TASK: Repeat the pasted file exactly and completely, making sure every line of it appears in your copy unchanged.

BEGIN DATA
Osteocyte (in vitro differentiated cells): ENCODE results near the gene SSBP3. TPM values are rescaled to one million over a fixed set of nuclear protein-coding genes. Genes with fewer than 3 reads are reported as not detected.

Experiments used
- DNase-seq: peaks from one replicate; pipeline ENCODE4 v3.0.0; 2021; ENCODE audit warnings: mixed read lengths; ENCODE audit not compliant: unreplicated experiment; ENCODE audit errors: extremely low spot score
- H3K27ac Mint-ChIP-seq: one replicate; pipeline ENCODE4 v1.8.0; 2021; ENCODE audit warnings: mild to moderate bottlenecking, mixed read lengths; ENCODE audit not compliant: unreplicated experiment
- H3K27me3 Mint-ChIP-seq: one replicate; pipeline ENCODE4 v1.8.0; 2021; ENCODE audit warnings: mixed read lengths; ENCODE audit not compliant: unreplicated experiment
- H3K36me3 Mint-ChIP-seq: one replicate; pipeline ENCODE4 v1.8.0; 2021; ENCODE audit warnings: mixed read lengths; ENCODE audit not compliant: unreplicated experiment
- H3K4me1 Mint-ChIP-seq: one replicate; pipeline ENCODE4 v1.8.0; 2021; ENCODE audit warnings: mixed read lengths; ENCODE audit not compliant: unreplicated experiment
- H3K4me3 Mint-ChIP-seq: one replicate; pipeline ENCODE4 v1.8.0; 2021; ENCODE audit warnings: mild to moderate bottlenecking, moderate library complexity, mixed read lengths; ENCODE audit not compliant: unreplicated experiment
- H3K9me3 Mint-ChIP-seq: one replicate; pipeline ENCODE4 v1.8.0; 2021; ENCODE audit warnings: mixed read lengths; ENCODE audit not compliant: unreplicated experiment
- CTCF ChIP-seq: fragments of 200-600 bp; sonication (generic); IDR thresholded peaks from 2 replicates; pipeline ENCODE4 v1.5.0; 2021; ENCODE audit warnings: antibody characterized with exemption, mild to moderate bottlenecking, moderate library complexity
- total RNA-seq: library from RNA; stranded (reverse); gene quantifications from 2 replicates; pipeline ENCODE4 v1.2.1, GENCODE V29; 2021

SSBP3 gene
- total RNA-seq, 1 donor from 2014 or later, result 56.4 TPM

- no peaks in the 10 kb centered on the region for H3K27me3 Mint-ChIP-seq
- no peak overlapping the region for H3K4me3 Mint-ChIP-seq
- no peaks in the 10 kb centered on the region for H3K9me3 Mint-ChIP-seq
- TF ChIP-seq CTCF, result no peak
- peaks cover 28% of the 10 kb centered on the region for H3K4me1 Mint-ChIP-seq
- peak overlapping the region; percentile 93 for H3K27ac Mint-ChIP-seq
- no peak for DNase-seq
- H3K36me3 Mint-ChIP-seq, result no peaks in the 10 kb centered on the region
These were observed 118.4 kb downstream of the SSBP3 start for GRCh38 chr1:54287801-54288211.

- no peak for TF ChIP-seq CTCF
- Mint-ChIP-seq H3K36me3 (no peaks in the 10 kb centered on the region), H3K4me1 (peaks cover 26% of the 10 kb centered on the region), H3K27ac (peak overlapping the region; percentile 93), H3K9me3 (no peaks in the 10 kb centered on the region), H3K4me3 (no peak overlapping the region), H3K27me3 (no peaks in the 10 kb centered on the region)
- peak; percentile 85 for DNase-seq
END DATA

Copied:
Osteocyte (in vitro differentiated cells): ENCODE results near the gene SSBP3. TPM values are rescaled to one million over a fixed set of nuclear protein-coding genes. Genes with fewer than 3 reads are reported as not detected.

Experiments used
- DNase-seq: peaks from one replicate; pipeline ENCODE4 v3.0.0; 2021; ENCODE audit warnings: mixed read lengths; ENCODE audit not compliant: unreplicated experiment; ENCODE audit errors: extremely low spot score
- H3K27ac Mint-ChIP-seq: one replicate; pipeline ENCODE4 v1.8.0; 2021; ENCODE audit warnings: mild to moderate bottlenecking, mixed read lengths; ENCODE audit not compliant: unreplicated experiment
- H3K27me3 Mint-ChIP-seq: one replicate; pipeline ENCODE4 v1.8.0; 2021; ENCODE audit warnings: mixed read lengths; ENCODE audit not compliant: unreplicated experiment
- H3K36me3 Mint-ChIP-seq: one replicate; pipeline ENCODE4 v1.8.0; 2021; ENCODE audit warnings: mixed read lengths; ENCODE audit not compliant: unreplicated experiment
- H3K4me1 Mint-ChIP-seq: one replicate; pipeline ENCODE4 v1.8.0; 2021; ENCODE audit warnings: mixed read lengths; ENCODE audit not compliant: unreplicated experiment
- H3K4me3 Mint-ChIP-seq: one replicate; pipeline ENCODE4 v1.8.0; 2021; ENCODE audit warnings: mild to moderate bottlenecking, moderate library complexity, mixed read lengths; ENCODE audit not compliant: unreplicated experiment
- H3K9me3 Mint-ChIP-seq: one replicate; pipeline ENCODE4 v1.8.0; 2021; ENCODE audit warnings: mixed read lengths; ENCODE audit not compliant: unreplicated experiment
- CTCF ChIP-seq: fragments of 200-600 bp; sonication (generic); IDR thresholded peaks from 2 replicates; pipeline ENCODE4 v1.5.0; 2021; ENCODE audit warnings: antibody characterized with exemption, mild to moderate bottlenecking, moderate library complexity
- total RNA-seq: library from RNA; stranded (reverse); gene quantifications from 2 replicates; pipeline ENCODE4 v1.2.1, GENCODE V29; 2021

SSBP3 gene
- total RNA-seq, 1 donor from 2014 or later, result 56.4 TPM

- no peaks in the 10 kb centered on the region for H3K27me3 Mint-ChIP-seq
- no peak overlapping the region for H3K4me3 Mint-ChIP-seq
- no peaks in the 10 kb centered on the region for H3K9me3 Mint-ChIP-seq
- TF ChIP-seq CTCF, result no peak
- peaks cover 28% of the 10 kb centered on the region for H3K4me1 Mint-ChIP-seq
- peak overlapping the region; percentile 93 for H3K27ac Mint-ChIP-seq
- no peak for DNase-seq
- H3K36me3 Mint-ChIP-seq, result no peaks in the 10 kb centered on the region
These were observed 118.4 kb downstream of the SSBP3 start for GRCh38 chr1:54287801-54288211.

- no peak for TF ChIP-seq CTCF
- Mint-ChIP-seq H3K36me3 (no peaks in the 10 kb centered on the region), H3K4me1 (peaks cover 26% of the 10 kb centered on the region), H3K27ac (peak overlapping the region; percentile 93), H3K9me3 (no peaks in the 10 kb centered on the region), H3K4me3 (no peak overlapping the region), H3K27me3 (no peaks in the 10 kb centered on the region)
- peak; percentile 85 for DNase-seq